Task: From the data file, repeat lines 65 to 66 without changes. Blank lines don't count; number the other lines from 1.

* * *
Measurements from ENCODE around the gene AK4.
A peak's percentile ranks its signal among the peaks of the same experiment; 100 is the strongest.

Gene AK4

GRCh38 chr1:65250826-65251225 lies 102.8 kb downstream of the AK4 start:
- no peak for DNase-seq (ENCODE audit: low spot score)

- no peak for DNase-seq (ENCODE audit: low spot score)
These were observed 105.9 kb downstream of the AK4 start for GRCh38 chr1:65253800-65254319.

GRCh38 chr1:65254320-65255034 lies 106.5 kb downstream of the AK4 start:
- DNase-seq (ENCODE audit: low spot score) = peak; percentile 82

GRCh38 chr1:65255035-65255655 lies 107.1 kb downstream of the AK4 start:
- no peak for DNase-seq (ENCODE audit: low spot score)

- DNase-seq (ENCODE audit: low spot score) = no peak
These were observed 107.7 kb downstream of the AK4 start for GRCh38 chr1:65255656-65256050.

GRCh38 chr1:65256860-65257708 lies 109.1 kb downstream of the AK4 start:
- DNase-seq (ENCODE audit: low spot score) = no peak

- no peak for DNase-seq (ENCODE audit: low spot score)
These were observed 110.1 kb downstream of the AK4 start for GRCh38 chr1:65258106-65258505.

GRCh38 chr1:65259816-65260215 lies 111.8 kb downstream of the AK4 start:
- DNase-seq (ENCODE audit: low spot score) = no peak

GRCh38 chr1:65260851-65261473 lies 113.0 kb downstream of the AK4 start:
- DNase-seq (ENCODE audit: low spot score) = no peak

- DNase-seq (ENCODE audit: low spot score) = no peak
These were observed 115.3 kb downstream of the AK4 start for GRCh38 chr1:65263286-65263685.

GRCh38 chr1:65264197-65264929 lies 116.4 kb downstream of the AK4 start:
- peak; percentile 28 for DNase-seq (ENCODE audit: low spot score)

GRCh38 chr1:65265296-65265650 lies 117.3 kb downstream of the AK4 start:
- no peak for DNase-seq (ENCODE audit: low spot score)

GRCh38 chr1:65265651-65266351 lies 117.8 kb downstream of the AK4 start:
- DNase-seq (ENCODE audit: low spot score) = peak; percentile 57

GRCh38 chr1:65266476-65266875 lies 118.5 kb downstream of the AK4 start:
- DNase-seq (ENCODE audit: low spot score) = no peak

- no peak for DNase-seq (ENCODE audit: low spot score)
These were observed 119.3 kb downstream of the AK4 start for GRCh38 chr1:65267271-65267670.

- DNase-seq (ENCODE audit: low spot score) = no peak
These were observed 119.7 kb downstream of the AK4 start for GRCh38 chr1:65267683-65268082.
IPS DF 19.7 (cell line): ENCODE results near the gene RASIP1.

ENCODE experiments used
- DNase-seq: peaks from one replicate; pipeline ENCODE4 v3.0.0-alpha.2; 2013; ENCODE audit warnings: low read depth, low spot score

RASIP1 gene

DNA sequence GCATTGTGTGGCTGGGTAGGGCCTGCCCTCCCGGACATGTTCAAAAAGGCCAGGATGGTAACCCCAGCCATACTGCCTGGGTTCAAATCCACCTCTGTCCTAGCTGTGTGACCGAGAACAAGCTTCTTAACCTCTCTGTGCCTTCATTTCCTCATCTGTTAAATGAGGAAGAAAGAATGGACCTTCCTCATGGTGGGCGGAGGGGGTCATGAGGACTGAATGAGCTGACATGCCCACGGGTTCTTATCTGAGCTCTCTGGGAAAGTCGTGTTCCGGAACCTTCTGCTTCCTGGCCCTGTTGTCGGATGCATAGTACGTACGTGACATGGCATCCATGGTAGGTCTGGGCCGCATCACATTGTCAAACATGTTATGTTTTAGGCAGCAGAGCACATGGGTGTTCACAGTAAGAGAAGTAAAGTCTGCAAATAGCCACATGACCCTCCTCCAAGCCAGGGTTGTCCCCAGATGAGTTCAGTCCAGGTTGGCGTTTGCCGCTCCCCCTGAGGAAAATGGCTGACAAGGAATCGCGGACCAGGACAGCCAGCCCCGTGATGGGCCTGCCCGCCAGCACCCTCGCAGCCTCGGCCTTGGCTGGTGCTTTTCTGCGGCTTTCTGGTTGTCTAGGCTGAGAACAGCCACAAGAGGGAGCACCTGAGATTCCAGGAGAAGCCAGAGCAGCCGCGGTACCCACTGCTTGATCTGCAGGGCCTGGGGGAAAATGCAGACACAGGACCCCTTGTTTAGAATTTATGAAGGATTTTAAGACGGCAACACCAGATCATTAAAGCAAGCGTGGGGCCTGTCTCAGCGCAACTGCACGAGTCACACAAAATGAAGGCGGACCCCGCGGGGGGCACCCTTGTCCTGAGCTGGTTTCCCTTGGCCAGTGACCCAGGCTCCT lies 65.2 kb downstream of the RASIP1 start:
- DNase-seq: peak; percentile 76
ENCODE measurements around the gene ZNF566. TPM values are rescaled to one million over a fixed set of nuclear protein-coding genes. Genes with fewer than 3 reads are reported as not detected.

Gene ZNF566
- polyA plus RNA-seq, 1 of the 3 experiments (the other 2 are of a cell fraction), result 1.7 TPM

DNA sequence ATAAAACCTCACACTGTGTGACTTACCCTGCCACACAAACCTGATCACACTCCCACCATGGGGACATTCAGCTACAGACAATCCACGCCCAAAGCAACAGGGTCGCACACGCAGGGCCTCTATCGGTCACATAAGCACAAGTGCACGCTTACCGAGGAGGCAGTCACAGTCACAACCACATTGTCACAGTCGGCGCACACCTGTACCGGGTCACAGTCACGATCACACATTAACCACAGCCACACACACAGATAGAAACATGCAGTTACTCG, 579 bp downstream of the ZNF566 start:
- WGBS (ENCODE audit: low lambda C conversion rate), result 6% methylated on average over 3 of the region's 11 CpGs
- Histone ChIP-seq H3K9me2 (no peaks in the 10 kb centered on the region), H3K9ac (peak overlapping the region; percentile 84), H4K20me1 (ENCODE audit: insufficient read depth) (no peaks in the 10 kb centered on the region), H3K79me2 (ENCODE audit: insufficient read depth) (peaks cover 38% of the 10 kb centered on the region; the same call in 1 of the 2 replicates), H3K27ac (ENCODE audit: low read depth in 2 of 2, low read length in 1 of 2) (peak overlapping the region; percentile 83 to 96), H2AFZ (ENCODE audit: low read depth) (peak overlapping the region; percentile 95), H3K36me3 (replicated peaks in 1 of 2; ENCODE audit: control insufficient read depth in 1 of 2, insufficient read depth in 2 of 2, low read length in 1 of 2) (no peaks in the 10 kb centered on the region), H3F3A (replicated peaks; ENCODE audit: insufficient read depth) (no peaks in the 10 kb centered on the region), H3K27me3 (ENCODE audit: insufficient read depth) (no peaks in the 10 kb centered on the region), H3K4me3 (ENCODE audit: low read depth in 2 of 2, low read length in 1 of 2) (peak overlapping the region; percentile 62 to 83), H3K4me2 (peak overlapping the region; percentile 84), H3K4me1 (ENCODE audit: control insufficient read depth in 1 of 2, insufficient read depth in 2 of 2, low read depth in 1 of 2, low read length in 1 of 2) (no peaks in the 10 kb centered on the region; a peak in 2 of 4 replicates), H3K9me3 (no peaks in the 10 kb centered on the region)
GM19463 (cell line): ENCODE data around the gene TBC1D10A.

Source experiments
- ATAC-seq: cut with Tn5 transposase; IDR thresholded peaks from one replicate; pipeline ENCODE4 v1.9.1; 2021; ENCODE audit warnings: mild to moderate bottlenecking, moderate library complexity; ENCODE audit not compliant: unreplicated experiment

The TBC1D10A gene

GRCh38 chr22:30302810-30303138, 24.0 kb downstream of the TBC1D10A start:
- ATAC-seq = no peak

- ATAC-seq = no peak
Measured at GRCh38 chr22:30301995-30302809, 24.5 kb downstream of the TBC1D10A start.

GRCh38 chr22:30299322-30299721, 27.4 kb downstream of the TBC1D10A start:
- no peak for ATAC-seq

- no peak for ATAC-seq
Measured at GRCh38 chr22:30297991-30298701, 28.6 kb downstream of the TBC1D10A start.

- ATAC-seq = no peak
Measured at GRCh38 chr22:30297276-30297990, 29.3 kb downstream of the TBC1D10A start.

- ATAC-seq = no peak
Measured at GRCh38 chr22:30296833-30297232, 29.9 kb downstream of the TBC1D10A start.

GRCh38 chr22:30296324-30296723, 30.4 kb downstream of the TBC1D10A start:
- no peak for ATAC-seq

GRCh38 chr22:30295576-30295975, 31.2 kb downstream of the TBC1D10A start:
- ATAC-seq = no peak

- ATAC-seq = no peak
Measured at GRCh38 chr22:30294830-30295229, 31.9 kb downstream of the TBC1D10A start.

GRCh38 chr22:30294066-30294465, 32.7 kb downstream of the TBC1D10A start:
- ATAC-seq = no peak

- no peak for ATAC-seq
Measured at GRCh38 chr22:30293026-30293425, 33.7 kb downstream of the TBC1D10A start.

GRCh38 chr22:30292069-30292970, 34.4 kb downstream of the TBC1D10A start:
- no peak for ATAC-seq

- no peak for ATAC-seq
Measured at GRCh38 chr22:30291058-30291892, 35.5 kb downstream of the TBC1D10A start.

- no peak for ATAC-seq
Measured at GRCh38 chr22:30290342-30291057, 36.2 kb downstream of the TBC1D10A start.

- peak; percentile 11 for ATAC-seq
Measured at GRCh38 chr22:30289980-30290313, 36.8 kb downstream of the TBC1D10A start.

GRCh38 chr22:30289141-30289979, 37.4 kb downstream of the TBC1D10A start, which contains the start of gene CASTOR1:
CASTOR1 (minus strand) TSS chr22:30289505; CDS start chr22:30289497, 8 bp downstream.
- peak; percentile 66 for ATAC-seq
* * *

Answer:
- no peak for ATAC-seq

GRCh38 chr22:30295576-30295975, 31.2 kb downstream of the TBC1D10A start: